With the rise of the digital age, people’s attention spans have gotten shorter and shorter. In fact, experts claim we only have seven seconds to make a first impression!
Additionally, the majority of people search for things using their phone which means a smaller screen and less patience for scrolling through big blocks of text.
When people visit a website they’ve found through a search, they want to locate the information they’re looking for as quickly as possible. This is something that used to really weigh me down. Why spend so much time crafting an article when people will just skim it?
Sure, vanity metrics make us feel good, but we’re not here to have egos, we’re creating content to help others, right? Right.
Keep this in mind while creating your web copy and get to the point quickly. Write focused, concise sentences that engage readers and tell them relevant information. Opt for bite-sized, easy-to-read content that has shorter words, sentences, and paragraphs (of about four or five sentences).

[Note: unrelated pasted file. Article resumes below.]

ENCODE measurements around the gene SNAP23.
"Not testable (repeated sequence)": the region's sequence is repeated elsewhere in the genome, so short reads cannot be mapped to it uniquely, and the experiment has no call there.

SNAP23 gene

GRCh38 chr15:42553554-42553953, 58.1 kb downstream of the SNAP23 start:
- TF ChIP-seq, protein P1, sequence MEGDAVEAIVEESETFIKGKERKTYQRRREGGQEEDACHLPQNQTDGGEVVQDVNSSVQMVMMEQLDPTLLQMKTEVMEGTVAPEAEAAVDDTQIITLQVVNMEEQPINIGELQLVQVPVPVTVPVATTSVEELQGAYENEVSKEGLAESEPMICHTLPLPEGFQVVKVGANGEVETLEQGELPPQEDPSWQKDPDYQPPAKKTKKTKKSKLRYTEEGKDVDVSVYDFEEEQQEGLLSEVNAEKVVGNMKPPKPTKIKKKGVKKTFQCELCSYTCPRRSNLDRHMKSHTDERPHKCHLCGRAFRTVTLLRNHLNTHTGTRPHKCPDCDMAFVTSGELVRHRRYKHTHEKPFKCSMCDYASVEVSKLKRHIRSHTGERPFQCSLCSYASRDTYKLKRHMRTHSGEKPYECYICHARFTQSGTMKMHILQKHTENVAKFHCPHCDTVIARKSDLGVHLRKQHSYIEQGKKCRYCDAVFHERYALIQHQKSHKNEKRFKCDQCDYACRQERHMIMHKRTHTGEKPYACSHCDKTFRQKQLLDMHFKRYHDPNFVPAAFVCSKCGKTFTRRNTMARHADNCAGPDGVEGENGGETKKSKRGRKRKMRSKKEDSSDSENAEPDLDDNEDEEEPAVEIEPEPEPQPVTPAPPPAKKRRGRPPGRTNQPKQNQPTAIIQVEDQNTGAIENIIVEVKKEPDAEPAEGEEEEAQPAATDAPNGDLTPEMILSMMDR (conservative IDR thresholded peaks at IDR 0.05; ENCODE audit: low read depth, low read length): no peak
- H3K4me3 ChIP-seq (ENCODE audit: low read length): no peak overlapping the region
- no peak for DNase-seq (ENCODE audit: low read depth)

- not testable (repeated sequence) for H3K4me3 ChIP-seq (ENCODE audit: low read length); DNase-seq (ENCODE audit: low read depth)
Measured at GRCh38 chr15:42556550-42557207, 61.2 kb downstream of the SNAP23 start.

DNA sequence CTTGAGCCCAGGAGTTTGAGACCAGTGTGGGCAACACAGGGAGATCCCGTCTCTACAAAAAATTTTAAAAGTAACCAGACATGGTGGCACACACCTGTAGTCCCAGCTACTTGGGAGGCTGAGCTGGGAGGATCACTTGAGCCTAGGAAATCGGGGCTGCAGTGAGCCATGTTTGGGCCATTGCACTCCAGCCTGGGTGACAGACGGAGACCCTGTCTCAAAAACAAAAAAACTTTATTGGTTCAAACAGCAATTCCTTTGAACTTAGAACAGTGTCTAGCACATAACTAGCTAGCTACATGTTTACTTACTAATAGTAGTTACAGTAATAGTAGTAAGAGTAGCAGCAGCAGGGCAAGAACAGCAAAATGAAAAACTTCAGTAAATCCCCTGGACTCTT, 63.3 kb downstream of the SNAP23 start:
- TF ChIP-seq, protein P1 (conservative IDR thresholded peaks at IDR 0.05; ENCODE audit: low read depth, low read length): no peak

Utilize headlines and bullet points — These are great ways to break up your content into more manageable chunks and show the reader what parts of your copy are truly important for their decision making.
When in doubt, ZOOM OUT. Remain objective because, even if you are the greatest writer on the planet, you might not need every word.
Write without fear, edit without mercy!